OWINGS MILLS, Md. -- Tom Fazio had himself a picnic of sorts one afternoon at Caves Valley Golf Club, the tucked-away pinnacle of Maryland golf built in a bucolic, erstwhile Thoreauvian setting.
Already working on constructing an all-new opening hole at the club he originally designed and which opened in 1991, Fazio spent the day on the par-4 11th, watching member after member play the hole. It was exacting. The hole worked hard to the right, with an ideal drive challenging sentinel-like trees at the semi-dogleg. The reward for the great drive? A shorter uphill shot into the hard-to-hit green...from a difficult sidehill lie which promoted a draw.
As the story goes, Fazio saw but a handful of players hit the green all day. He saw all he needed to know: The 11th hole had to get blown up, too.
So, that's what he set out to do, transforming the 11th hole from a 463-yard par 4 without mercy into reachable par 5 that will prove an exciting part of the start to July's Constellation Seniors Players Championship.
Caves Valley will host big-time golf yet again, following on the NCAA Championships, the 2002 U.S. Senior Open and the 2014 International Crown on the LPGA. The club is the latest in a line of brilliant hosts for this PGA Tour Champions major, following in the footsteps of Pittsburgh's Fox Chapel, Belmont Country Club in Massachusetts, Philadelphia's eponymous Cricket Club, and preceding a trip next year to Exmoor in the Chicagoland area, which will serve as 2018 host.
These host courses happen to land in the geographic footprint of Constellation, which, as a subsidiary of Exelon, is one of the nation's largest providers and sellers of energy. While Constellation doesn't decide the tracks, PGA Tour Champions has worked hard to find compelling, top-tier hosts for the Senior Players. Constellation vice-president Andrew Singer said the only one of the company's major geographic footprints that haven't played host yet is the Houston area. Maybe bump up the date and head to the Tiger Woods-designed Bluejack National?
But I digress. Caves Valley is in the spotlight for the next six weeks as club member Bernhard Langer goes for a fourth-consecutive Senior Players title and potentially a fourth 50-plus major this year -- that is, if he wins the U.S. Senior Open two weeks prior to the week at the Baltimore-area club, July 13-16.
The 11th hole is much better as a par 5. It follows the drivable -- at least, in concept -- par 4 10th, which will play as the opener for the championship with the nines flipped. The par 5 fairway still is set to the left but offers some fair-but-funky lies in the drive zone. If you're going to get to the green, you'll need to negotiate something other than a flat piece of turf. Better still, the second shot commands a draw into the green, making the player hit two different shot types to get home. The green slopes back to front, with some subdued tiering. A deep bunker front left is better than the foot-high fescue growing on the sidehill just left of the green and fairway. The bunkering to the right is a reasonable bail out for a second shot.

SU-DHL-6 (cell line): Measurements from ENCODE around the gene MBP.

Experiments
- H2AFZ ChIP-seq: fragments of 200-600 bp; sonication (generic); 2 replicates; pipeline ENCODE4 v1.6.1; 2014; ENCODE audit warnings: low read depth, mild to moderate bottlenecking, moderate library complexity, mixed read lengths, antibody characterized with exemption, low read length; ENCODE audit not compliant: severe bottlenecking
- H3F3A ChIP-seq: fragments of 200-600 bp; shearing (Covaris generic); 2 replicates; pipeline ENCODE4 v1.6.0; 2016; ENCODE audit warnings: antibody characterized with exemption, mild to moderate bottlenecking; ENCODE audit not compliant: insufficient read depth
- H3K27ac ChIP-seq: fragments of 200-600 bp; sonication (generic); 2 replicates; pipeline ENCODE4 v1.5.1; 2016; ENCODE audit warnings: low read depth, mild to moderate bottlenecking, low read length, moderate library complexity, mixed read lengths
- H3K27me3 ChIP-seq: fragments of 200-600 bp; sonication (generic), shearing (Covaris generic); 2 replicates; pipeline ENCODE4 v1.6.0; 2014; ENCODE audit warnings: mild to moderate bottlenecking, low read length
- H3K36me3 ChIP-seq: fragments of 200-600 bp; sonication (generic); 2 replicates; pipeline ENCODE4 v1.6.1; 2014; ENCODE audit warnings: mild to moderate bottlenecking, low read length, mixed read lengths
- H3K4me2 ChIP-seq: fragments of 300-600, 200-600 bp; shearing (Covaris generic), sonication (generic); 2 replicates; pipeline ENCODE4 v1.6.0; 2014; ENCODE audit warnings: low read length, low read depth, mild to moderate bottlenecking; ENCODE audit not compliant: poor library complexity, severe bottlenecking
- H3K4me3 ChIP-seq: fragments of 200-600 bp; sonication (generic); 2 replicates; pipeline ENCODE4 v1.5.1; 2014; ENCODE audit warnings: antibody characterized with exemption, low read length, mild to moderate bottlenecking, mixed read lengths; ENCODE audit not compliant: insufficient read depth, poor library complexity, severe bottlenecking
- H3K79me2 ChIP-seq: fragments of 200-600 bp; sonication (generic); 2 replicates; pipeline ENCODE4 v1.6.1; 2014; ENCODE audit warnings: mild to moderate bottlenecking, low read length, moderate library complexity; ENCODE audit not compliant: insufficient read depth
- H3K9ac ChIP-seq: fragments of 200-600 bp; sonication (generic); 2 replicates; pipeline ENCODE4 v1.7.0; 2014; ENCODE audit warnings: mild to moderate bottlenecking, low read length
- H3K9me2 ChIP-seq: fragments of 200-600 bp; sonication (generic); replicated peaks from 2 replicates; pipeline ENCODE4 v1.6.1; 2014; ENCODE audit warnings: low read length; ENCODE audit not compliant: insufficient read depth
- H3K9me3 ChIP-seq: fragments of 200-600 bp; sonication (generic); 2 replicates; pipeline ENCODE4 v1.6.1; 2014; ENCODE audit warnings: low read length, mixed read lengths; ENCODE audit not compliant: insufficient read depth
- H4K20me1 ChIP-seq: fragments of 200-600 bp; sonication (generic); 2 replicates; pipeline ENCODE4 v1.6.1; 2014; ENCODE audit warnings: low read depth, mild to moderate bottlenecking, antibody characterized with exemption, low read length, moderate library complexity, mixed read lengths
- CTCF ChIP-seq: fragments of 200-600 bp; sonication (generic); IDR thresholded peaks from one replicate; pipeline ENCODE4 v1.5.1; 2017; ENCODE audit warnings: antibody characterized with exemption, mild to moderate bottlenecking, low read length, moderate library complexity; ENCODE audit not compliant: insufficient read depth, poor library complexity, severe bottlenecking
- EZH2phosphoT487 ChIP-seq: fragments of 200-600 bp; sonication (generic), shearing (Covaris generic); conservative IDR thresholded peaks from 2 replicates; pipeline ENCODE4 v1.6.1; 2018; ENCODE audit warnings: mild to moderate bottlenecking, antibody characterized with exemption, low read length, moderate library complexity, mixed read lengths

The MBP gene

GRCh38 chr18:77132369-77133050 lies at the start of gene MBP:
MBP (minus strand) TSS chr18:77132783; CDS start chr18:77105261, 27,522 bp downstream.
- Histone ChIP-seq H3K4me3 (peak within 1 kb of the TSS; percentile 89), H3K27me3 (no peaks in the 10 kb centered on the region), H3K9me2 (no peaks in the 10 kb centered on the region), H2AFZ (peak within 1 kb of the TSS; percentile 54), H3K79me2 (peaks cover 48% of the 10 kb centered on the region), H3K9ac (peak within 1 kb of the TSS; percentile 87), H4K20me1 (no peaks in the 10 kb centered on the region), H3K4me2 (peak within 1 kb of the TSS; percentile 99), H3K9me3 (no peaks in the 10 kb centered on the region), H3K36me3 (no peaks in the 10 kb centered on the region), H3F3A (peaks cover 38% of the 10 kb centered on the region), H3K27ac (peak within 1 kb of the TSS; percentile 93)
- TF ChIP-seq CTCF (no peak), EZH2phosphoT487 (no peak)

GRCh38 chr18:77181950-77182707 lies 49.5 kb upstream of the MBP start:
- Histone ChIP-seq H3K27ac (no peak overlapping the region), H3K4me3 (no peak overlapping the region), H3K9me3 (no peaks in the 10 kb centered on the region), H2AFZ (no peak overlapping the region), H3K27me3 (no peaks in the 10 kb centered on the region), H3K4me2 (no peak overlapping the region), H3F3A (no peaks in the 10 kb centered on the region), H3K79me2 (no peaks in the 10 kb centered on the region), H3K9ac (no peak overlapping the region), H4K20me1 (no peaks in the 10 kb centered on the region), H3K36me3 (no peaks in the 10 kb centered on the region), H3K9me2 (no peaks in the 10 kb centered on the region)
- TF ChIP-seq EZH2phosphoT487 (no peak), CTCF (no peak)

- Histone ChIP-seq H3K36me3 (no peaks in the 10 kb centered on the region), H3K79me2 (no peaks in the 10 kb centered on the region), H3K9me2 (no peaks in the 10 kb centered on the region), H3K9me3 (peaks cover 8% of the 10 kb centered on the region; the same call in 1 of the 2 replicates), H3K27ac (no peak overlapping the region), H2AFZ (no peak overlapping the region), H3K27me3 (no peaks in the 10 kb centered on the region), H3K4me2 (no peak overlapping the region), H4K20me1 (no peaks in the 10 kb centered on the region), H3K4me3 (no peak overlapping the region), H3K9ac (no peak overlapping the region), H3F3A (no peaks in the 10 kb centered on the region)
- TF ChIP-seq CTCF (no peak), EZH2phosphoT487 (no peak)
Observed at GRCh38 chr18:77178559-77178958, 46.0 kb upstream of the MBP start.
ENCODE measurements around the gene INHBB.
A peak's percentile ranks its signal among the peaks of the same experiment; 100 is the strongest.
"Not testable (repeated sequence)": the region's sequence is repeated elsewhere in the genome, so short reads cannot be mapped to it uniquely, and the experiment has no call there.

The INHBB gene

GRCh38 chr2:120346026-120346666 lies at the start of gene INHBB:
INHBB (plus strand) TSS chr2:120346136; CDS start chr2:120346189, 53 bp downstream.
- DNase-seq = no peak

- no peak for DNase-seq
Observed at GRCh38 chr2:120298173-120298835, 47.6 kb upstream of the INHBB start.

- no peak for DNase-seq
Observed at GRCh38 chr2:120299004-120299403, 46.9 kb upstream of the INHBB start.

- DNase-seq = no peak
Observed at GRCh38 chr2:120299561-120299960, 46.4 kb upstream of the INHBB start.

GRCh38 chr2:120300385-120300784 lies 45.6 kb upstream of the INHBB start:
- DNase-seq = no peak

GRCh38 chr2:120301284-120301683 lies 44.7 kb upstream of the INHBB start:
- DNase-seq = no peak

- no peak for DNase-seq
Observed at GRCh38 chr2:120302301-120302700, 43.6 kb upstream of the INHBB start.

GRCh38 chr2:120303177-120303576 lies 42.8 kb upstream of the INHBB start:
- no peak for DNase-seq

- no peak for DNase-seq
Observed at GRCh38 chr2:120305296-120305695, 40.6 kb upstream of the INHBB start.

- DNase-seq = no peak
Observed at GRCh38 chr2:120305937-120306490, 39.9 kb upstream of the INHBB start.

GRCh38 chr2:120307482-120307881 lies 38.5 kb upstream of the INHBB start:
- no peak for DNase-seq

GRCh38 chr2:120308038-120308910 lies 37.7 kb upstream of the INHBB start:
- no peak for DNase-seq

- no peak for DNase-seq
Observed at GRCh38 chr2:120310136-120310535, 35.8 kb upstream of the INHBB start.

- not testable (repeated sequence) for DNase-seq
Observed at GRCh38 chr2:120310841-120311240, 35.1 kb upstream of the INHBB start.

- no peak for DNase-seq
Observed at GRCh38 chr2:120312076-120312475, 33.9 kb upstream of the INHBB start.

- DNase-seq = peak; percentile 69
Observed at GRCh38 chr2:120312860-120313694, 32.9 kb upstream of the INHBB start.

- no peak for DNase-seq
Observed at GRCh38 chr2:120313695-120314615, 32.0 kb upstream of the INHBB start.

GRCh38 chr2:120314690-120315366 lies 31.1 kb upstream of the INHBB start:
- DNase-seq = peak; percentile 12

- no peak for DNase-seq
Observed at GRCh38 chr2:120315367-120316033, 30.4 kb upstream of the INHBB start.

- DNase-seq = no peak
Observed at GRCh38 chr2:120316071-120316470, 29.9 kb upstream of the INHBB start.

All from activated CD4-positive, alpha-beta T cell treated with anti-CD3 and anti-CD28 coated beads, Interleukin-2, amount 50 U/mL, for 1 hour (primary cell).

What follows from the 11th -- the temporary second -- is a downhill par 3 which invites backspin off the slope of the green into a potential ace. After that, a dogleg-left par 5 continues the scoring barrage. A downhill short par 4 is next. The first five holes of the tournament could conceivably be played in 7 under par. That won't happen, but the carrot of extraordinary scoring is a brilliant touch.
Flip to the back side -- the member's front -- and the 10th hole is a substantial improvement over the original first hole, which, frankly, was dull. It's still a downhill tee shot, but the hole is now better framed by bunkering on both sides while offering plenty of room to land the ball. The uphill second shot is somewhat blind, but there's a backstop on the left half of the green to go at hole locations on that side. With the hole on the right side, an ideal fade would get back to the hole nicely.
Caves Valley is imminently scorable. It's fair off the tee, playing to fairly wide swaths of short grass as the holes narrow somewhat toward the green. Great approaches are rewarded, while lousy shots aren't summarily punished. Don't take playability for granted, however, as there's plenty of room to flail about -- particularly in deep, often penal bunkers that leave the player crummy odds of getting up-and-down. In that sense, Fazio makes the problems at Caves very clear: Stay out of the white stuff.
The Constellation Senior Players has been under-the-radar brilliant for a handful of years now, and its road-show nature is bringing into view some of the nation's great clubs that simply can't host the PGA Tour. Caves Valley will prove a delightful host, and then it'll return to its mission of transforming the Baltimore community by connecting the area's most successful in business with golf in an incredible setting -- one that's still getting better.